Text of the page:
This research is abstracted from the National Investment Center for Senior Housing and Healthcare.

Seniors housing is a multifaceted property type in commercial real estate, in part, because it is comprised of several different housing and care products designed to meet the diverse needs and desires of the older consumer. Product segments range from independent living, which focuses on hospitality and lifestyle services for healthy, active seniors, to assisted living for residents who are not fully independent and need help with daily activities, to memory support and nursing care units, which provide residents round-the-clock licensed, supervised medical care. Any of these product segments may be found as a stand-alone building, and they are frequently combined in one or two buildings or clusters of buildings to form a campus of continuing care.

So how have seniors housing and care segments performed since the recent market cycle peak? While all segments saw declines in occupancy from the fourth quarter of 2014 to the second quarter of 2018 due to inventory growth outpacing absorption, the independent living segment performed the best in terms of occupancy and average annualized asking rent growth. The memory care segment had the weakest comparative performance, overall, with the strongest change in inventory, which put pressure on the segment’s occupancy rates and rent growth.

The independent living segment had comparatively moderate inventory growth (5.7%), and largely sustained occupancy growth (-0.3 percentage points, from 91.0% to 90.7%), which allowed average annualized asking rent rates to rise faster than at the other segments during the period (3.2%). Independent living also had a significantly higher level of occupancy at 90.7% in the second quarter of 2018 than did the other segment types.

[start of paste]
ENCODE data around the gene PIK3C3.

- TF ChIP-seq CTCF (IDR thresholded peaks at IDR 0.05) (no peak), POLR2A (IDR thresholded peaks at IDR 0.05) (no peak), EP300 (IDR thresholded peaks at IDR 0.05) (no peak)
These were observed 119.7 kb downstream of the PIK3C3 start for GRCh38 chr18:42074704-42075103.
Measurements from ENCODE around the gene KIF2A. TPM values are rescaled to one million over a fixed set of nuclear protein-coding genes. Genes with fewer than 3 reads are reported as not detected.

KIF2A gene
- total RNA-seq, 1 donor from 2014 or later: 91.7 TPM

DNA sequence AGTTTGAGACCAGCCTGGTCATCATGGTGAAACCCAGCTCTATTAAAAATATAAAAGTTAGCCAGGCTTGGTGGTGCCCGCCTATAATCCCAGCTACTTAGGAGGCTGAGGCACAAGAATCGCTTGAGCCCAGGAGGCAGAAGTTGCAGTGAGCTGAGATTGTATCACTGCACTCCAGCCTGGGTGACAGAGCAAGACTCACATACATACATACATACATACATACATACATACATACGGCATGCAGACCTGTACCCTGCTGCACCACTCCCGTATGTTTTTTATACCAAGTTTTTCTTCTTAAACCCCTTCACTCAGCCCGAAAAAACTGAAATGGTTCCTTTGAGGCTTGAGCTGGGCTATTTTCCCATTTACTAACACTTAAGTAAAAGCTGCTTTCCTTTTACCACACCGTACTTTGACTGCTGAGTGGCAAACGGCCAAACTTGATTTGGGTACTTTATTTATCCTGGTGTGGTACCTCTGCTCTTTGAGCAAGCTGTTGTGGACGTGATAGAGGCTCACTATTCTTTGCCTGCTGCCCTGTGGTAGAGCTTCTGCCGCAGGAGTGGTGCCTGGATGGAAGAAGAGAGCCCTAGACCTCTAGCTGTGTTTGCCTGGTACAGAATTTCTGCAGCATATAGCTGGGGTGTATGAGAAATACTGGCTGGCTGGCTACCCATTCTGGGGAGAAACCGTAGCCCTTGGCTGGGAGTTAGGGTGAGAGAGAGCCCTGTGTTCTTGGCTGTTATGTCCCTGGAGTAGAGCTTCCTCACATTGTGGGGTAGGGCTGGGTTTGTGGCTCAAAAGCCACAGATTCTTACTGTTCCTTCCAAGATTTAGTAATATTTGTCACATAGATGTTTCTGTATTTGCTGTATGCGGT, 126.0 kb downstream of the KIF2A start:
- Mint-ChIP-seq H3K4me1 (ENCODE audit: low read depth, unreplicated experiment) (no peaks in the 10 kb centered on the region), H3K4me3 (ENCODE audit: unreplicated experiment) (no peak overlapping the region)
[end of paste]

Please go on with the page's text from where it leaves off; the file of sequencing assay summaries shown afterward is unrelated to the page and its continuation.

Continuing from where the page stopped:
The memory care segment had the highest inventory growth (33.6%), the largest decline in occupancy (-5.1 percentage points, from 87.8% to 82.7%), and the lowest average annualized asking rent growth for the period (2.5%). It is worth noting, however, that the inventory base of memory care is relatively small, which can partially explain the large inventory growth rate of 33.6%. Compared with the other segments, memory care had the lowest overall occupancy rate in the second quarter of 2018 (82.7%), falling to its lowest level since NIC MAP began reporting the data in the fourth quarter of 2005.

The assisted living segment experienced higher inventory growth than independent living but lower inventory growth than memory care (11.5%). Occupancy declined 3.5 percentage points (from 90.2% to 86.7%) for the segment (also falling to its lowest level in the time series), but average annualized asking rent growth for the period (3.1%) was similar to independent living.

The nursing care segment had the weakest inventory growth (-0.4%), a 2.0 percentage point decline in occupancy, and an average annualized asking rent growth rate of 2.7% for the period.

These findings are consistent with our market observations.